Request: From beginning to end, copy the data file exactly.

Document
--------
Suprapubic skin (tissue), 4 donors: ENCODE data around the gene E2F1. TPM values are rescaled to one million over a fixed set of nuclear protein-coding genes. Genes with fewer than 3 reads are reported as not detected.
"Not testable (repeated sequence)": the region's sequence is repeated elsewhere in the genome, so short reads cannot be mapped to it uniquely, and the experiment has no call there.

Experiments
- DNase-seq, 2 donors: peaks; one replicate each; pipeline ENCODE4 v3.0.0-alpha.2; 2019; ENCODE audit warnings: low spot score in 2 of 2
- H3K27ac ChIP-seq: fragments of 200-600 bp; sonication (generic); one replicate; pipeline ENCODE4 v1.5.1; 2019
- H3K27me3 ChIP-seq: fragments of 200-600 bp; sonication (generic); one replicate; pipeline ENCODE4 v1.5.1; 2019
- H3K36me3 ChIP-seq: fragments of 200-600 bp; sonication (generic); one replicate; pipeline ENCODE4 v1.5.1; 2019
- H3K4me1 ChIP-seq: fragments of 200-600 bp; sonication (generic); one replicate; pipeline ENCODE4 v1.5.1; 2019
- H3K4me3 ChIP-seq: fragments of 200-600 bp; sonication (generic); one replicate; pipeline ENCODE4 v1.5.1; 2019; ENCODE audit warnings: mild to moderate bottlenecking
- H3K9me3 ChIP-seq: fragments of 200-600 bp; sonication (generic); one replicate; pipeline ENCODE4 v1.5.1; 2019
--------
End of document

Suprapubic skin (tissue), 4 donors: ENCODE data around the gene E2F1. TPM values are rescaled to one million over a fixed set of nuclear protein-coding genes. Genes with fewer than 3 reads are reported as not detected.
"Not testable (repeated sequence)": the region's sequence is repeated elsewhere in the genome, so short reads cannot be mapped to it uniquely, and the experiment has no call there.

Experiments
- DNase-seq, 2 donors: peaks; one replicate each; pipeline ENCODE4 v3.0.0-alpha.2; 2019; ENCODE audit warnings: low spot score in 2 of 2
- H3K27ac ChIP-seq: fragments of 200-600 bp; sonication (generic); one replicate; pipeline ENCODE4 v1.5.1; 2019
- H3K27me3 ChIP-seq: fragments of 200-600 bp; sonication (generic); one replicate; pipeline ENCODE4 v1.5.1; 2019
- H3K36me3 ChIP-seq: fragments of 200-600 bp; sonication (generic); one replicate; pipeline ENCODE4 v1.5.1; 2019
- H3K4me1 ChIP-seq: fragments of 200-600 bp; sonication (generic); one replicate; pipeline ENCODE4 v1.5.1; 2019
- H3K4me3 ChIP-seq: fragments of 200-600 bp; sonication (generic); one replicate; pipeline ENCODE4 v1.5.1; 2019; ENCODE audit warnings: mild to moderate bottlenecking
- H3K9me3 ChIP-seq: fragments of 200-600 bp; sonication (generic); one replicate; pipeline ENCODE4 v1.5.1; 2019